Understanding ingrown toenails: why they happen and what to do

An ingrown toenail happens when the edge of your toenail grows down into the surrounding skin. While it often occurs on the big toe, ingrown toenails can affect any toe, causing pain, discomfort, tenderness, redness and swelling around your nail. 

If your ingrown toenail becomes infected you may also notice discharge, such as pus, around your nail. 

What causes ingrown toenails?

Anyone can get an ingrown toenail but lifestyle and genetic factors can increase your risk.

Wearing tight shoes makes it more likely that you’ll develop an ingrown toenail due to the pressure placed on the skin around your nails. Poor technique when cutting your nails also increases your risk, specifically cutting your nails too short and/or rounding the edges. Injury to your toe, such as stubbing it, can also cause an ingrown toenail to develop. 

Medical conditions that reduce blood flow to your feet, such as diabetes, increase your chances of developing ingrown toenails. Your genetics also have a role to play — if you have more curved or fan-shaped toenails, ingrown toenails are more likely. 

Diagnosing ingrown toenails

It is usually straightforward to get a diagnosis of an ingrown toenail. Your doctor will examine your toe, ask about your symptoms, and in rare cases, may recommend an X-ray if they are concerned that your toenail is infected or your bone is involved.  

Treating ingrown toenails

It is important to treat your ingrown toenail to avoid developing an infection or persistent pain. 

In mild cases, this involves soaking your toes in warm water to soften the skin and cutting your toenails using the correct technique, namely cutting your toenails straight across without rounding the edges or trimming them too short. 

Also, make sure you change your socks regularly and wear shoes that fit properly so they don’t place unnecessary pressure on your toes.

In more severe cases, your doctor may recommend removing part or all of the affected toenail. This type of surgery is called a partial or total nail avulsion.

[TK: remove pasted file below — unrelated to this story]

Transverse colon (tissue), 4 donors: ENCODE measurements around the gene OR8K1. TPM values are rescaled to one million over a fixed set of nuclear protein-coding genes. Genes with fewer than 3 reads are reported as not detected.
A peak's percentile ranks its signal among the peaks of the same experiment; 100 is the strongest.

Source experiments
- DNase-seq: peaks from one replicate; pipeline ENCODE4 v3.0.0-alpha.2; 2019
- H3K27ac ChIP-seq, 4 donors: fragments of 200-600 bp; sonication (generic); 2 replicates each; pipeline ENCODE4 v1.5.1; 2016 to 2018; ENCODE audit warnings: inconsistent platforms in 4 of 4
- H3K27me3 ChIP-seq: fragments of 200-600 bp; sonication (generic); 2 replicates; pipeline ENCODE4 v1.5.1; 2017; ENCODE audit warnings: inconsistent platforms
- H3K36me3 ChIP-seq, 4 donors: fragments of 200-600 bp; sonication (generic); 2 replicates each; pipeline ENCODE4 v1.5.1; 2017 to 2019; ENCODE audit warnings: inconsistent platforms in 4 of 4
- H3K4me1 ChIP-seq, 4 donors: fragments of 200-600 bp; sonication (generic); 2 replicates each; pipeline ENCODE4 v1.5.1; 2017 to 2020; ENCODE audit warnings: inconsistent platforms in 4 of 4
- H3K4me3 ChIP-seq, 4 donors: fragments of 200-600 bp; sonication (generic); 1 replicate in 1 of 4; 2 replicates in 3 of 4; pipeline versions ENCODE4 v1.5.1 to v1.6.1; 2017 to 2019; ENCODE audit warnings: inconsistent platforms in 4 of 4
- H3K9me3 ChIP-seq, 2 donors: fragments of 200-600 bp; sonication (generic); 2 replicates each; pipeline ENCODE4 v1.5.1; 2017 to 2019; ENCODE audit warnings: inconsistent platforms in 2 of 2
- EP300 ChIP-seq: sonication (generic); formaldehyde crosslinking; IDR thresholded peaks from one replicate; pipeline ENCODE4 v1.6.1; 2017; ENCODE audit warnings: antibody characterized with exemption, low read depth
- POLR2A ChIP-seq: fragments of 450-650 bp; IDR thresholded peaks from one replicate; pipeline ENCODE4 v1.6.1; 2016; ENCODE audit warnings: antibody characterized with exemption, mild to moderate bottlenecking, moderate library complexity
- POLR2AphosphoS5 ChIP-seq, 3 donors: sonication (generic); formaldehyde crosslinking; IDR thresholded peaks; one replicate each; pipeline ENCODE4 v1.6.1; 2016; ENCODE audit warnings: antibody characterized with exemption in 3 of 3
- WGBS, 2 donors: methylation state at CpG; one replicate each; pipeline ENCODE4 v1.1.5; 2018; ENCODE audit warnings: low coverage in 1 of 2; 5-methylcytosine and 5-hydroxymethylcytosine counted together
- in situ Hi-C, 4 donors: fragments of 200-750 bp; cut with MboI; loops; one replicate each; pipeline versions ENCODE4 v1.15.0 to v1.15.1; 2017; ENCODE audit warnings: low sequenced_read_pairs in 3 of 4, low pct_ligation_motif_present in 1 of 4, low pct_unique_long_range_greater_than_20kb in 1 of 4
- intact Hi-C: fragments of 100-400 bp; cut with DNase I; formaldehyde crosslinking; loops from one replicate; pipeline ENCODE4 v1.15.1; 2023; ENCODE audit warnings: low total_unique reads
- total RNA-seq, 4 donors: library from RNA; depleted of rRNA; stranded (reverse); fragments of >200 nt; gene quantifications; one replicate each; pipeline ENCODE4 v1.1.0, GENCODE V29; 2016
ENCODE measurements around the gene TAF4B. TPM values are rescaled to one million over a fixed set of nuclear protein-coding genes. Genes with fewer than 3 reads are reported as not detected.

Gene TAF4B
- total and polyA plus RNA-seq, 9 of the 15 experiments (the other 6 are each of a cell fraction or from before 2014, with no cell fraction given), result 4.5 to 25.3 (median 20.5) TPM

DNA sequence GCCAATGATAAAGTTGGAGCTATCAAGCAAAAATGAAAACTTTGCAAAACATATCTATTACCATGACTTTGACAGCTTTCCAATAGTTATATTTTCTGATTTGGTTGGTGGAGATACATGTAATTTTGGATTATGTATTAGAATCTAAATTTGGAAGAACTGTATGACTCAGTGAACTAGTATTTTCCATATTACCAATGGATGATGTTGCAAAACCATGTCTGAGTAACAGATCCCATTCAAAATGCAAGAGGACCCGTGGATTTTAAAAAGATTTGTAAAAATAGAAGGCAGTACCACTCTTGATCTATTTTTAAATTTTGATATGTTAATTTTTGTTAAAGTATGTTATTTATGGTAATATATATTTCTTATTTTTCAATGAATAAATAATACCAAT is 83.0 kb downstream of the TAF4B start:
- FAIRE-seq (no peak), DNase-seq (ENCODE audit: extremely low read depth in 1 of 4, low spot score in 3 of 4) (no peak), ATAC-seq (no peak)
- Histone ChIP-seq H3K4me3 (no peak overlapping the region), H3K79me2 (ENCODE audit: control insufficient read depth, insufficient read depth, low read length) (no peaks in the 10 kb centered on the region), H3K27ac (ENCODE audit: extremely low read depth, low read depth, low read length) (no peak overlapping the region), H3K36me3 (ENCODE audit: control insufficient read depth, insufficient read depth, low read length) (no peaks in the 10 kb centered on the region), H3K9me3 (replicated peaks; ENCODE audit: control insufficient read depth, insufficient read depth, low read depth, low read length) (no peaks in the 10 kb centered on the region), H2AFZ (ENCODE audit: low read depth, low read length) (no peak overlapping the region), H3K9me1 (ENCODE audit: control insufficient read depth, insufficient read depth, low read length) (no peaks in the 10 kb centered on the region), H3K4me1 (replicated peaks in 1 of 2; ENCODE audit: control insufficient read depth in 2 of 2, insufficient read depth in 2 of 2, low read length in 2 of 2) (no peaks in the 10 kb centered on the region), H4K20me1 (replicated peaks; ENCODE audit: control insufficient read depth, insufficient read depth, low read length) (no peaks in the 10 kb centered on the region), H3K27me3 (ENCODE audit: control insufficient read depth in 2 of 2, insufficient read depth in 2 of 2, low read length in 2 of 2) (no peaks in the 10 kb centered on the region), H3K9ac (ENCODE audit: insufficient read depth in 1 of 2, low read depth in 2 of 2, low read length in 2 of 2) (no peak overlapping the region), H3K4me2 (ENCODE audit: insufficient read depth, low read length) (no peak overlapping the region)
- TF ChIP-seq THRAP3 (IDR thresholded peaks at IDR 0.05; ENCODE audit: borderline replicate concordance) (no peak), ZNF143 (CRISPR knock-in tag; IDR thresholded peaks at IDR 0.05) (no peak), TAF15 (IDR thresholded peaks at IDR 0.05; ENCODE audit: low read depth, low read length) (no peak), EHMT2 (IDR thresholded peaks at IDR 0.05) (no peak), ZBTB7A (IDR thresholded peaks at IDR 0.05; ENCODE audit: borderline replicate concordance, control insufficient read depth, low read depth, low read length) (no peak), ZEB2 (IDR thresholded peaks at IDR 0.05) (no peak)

Surgery for an ingrown toenail

Ingrown toenail surgery (ie a partial or total nail avulsion) is performed under a local anaesthetic injected into your toe — this means you will be awake during your procedure but you won’t feel any pain. A tight rubber band will also be placed around your toe to reduce any bleeding. 

For a partial nail avulsion, the edges of the nail are removed. A total nail avulsion is performed in a similar way except the whole nail is removed — it will slowly regrow over the next 12–18 months. 

In severe cases or cases of recurrent ingrown toenails, the whole nail is permanently removed and a chemical called phenol is applied to prevent the nail from growing down into the skin again and becoming ingrown.

Preventing ingrown toenails

To reduce your risk of developing ingrown toenails make sure you cut your nails properly (ie straight across), wear comfortable shoes with ample room for your toes and keep your feet clean. 

Also, remember to check the health of your toenails regularly, especially if you have diabetes or a condition that reduces the blood flow to your toes. 

Author biography

Mr Mohammed Al-Maiyah is a Consultant Orthopaedic Surgeon at Spire St Anthony's Hospital and Croydon University NHS Hospital, specialising in foot and ankle arthritis, joint replacement and arthrodesis, arthroscopy, sports injuries and trauma, and bunion surgery (correction of hallux valgus). He has completed over 8,000 procedures across different orthopaedic subspecialties, particularly in foot, ankle and trauma surgery.

We hope you've found this article useful, however, it cannot be a substitute for a consultation with a specialist

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